Humans are to blame for the current pace of climate change, so, it falls to us to do something about it. Thankfully, there’s something very simple you can do every day to make a difference:
By making small changes to your diet, you can significantly decrease your impact on our climate.
Of all the meaningless terms in the food labeling world—and there are a lot—”natural” might be one of the worst. The Animal Legal Defense Fund (ALDF) recently sued Hormel, the company behind brands like Applegate and Dinty Moore, for misleading customers with its “natural” label.
Organic farming promotes natural resistance to common food-borne human pathogens, according to a study that evaluates the benefit of soil organisms. By protecting valuable species of dung beetles and soil bacteria, organic farming systems naturally act to clean up and decompose potentially pathogen-bearing animal feces.
The Impossible Burger, a new “plant-based burger” marketed by Impossible Foods, is now appearing on diners’ plates in selected California restaurants. The appearance of these GMO burgers signals a new wave of genetically engineered foods created by gene editing – a technique that natural health experts say is insufficiently tested. Now, many consumers – blissfully unaware of the “burger’s” GMO origins – are already chowing down on the Impossible Burger.
U.S. shoppers are still paying more for organic food, but the price premium is falling as organic options multiply.
Last year, organic food and beverages cost an average of 24 cents more per unit than conventional food, or about 7.5 percent more, according to Nielsen. That was down from a 27 cent, or 9 percent, premium in 2014.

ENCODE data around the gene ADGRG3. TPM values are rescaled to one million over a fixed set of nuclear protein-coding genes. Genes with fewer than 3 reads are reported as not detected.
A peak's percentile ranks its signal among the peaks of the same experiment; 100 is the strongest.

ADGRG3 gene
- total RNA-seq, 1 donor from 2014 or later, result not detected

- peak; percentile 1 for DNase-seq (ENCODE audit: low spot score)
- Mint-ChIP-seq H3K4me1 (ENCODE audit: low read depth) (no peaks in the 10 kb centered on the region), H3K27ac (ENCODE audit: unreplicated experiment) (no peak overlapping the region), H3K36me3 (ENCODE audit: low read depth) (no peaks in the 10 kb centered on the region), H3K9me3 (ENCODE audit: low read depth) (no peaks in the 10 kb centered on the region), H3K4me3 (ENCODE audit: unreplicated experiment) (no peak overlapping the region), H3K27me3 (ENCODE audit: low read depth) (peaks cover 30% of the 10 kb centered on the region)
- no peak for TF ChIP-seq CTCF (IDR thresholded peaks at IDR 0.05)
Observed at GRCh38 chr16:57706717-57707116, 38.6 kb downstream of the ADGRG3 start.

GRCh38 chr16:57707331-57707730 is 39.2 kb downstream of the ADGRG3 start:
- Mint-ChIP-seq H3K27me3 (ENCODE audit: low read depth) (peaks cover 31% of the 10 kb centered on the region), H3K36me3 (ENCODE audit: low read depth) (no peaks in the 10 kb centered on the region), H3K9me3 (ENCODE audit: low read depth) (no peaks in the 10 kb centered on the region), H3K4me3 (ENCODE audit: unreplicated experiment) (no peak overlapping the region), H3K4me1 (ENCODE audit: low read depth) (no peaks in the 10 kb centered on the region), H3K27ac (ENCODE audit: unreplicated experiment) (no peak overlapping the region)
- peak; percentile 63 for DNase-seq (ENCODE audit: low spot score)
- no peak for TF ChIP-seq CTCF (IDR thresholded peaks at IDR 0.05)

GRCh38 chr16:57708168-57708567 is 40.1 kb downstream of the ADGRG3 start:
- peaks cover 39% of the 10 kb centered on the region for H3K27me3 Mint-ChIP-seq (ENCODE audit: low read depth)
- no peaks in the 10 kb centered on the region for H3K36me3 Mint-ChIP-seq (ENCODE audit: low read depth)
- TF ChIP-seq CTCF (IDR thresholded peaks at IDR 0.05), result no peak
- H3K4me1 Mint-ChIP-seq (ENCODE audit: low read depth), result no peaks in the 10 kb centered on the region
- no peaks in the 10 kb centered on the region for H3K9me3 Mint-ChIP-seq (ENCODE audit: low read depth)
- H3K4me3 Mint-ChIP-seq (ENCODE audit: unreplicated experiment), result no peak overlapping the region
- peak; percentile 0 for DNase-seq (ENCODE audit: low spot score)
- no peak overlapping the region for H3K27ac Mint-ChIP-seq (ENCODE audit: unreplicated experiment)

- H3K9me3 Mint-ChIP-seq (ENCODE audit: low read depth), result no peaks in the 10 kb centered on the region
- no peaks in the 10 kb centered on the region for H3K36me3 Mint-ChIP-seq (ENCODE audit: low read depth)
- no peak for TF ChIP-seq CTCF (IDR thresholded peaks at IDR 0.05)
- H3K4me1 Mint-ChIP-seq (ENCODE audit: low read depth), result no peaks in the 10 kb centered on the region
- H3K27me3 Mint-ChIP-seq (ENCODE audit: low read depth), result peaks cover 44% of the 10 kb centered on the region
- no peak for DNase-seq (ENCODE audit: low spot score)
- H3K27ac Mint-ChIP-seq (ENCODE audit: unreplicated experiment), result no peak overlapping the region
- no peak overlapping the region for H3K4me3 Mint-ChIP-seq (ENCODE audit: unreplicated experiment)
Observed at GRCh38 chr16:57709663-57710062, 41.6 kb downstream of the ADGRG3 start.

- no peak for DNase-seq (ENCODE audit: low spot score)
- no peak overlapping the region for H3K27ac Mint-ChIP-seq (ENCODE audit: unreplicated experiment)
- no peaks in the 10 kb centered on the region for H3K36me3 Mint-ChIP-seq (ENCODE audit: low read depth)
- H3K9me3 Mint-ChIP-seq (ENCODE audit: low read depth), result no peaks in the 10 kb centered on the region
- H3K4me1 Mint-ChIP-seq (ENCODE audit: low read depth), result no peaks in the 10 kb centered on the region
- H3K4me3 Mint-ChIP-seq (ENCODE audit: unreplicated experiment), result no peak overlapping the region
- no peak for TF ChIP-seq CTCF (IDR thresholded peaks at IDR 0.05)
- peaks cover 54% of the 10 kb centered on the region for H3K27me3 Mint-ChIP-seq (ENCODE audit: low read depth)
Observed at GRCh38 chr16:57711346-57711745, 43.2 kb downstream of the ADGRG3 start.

In addition to fragrances and chemicals used in the bleaching process, the risk of pesticide exposure may be the biggest reason to switch to organic tampons.
Workers should be able to earn a paycheck without putting their lives or their health and well-being on the line. Yet every day, an estimated 137 U.S. workers succumb to diseases caused by on-the-job exposure to toxic chemicals and other hazardous substances, and hundreds of thousands more suffer from nonfatal illnesses. In fact, more people die annually from toxic exposures at work than from car crashes, firearms, or opioids.
Toxicologist Linda Birnbaum, who directs the U.S. National Institute of Environmental Health Sciences (NIEHS), has called for “an overall reduction in the use of agricultural pesticides” due to multiple concerns for human health, stating that “existing US regulations have not kept pace with scientific advances showing that widely used chemicals cause serious health problems at levels previously assumed to be safe.
Those who frequently eat organic foods lowered their overall risk of developing cancer, a study published Monday in JAMA Internal Medicine finds. Specifically, those who primarily eat organic foods were more likely to ward off non-Hodgkin lymphoma and postmenopausal breast cancer compared to those who rarely or never ate organic foods.